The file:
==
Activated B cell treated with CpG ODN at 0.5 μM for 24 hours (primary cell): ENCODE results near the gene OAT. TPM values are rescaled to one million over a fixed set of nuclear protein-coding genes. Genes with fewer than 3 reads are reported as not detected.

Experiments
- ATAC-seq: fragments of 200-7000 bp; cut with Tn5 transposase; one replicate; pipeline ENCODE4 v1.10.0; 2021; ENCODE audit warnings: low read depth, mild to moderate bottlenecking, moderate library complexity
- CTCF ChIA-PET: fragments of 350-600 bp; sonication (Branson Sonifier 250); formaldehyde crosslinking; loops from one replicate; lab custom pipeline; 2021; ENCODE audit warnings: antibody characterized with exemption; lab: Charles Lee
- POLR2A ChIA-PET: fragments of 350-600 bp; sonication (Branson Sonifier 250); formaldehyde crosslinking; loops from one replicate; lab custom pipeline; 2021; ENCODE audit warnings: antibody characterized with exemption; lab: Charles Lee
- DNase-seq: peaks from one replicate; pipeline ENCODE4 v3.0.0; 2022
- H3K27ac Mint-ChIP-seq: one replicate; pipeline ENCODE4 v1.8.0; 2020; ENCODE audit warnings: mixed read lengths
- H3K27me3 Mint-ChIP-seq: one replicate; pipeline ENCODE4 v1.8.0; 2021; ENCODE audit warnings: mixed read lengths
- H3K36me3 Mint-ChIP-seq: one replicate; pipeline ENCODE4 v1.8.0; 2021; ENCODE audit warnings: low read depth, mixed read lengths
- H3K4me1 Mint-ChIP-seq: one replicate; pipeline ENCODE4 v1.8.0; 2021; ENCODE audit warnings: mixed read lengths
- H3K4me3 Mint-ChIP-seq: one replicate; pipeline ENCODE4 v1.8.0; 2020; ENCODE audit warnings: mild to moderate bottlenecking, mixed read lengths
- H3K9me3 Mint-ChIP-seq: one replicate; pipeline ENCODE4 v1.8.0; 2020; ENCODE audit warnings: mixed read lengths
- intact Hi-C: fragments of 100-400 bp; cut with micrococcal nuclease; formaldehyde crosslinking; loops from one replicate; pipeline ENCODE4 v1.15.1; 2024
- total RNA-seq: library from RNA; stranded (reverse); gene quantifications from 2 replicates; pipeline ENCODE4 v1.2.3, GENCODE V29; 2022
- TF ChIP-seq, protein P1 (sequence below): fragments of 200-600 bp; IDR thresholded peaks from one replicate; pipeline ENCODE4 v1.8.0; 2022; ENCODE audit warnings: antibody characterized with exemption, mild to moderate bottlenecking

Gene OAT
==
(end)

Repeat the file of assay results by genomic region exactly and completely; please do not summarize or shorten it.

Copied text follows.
Activated B cell treated with CpG ODN at 0.5 μM for 24 hours (primary cell): ENCODE results near the gene OAT. TPM values are rescaled to one million over a fixed set of nuclear protein-coding genes. Genes with fewer than 3 reads are reported as not detected.

Experiments
- ATAC-seq: fragments of 200-7000 bp; cut with Tn5 transposase; one replicate; pipeline ENCODE4 v1.10.0; 2021; ENCODE audit warnings: low read depth, mild to moderate bottlenecking, moderate library complexity
- CTCF ChIA-PET: fragments of 350-600 bp; sonication (Branson Sonifier 250); formaldehyde crosslinking; loops from one replicate; lab custom pipeline; 2021; ENCODE audit warnings: antibody characterized with exemption; lab: Charles Lee
- POLR2A ChIA-PET: fragments of 350-600 bp; sonication (Branson Sonifier 250); formaldehyde crosslinking; loops from one replicate; lab custom pipeline; 2021; ENCODE audit warnings: antibody characterized with exemption; lab: Charles Lee
- DNase-seq: peaks from one replicate; pipeline ENCODE4 v3.0.0; 2022
- H3K27ac Mint-ChIP-seq: one replicate; pipeline ENCODE4 v1.8.0; 2020; ENCODE audit warnings: mixed read lengths
- H3K27me3 Mint-ChIP-seq: one replicate; pipeline ENCODE4 v1.8.0; 2021; ENCODE audit warnings: mixed read lengths
- H3K36me3 Mint-ChIP-seq: one replicate; pipeline ENCODE4 v1.8.0; 2021; ENCODE audit warnings: low read depth, mixed read lengths
- H3K4me1 Mint-ChIP-seq: one replicate; pipeline ENCODE4 v1.8.0; 2021; ENCODE audit warnings: mixed read lengths
- H3K4me3 Mint-ChIP-seq: one replicate; pipeline ENCODE4 v1.8.0; 2020; ENCODE audit warnings: mild to moderate bottlenecking, mixed read lengths
- H3K9me3 Mint-ChIP-seq: one replicate; pipeline ENCODE4 v1.8.0; 2020; ENCODE audit warnings: mixed read lengths
- intact Hi-C: fragments of 100-400 bp; cut with micrococcal nuclease; formaldehyde crosslinking; loops from one replicate; pipeline ENCODE4 v1.15.1; 2024
- total RNA-seq: library from RNA; stranded (reverse); gene quantifications from 2 replicates; pipeline ENCODE4 v1.2.3, GENCODE V29; 2022
- TF ChIP-seq, protein P1 (sequence below): fragments of 200-600 bp; IDR thresholded peaks from one replicate; pipeline ENCODE4 v1.8.0; 2022; ENCODE audit warnings: antibody characterized with exemption, mild to moderate bottlenecking

Gene OAT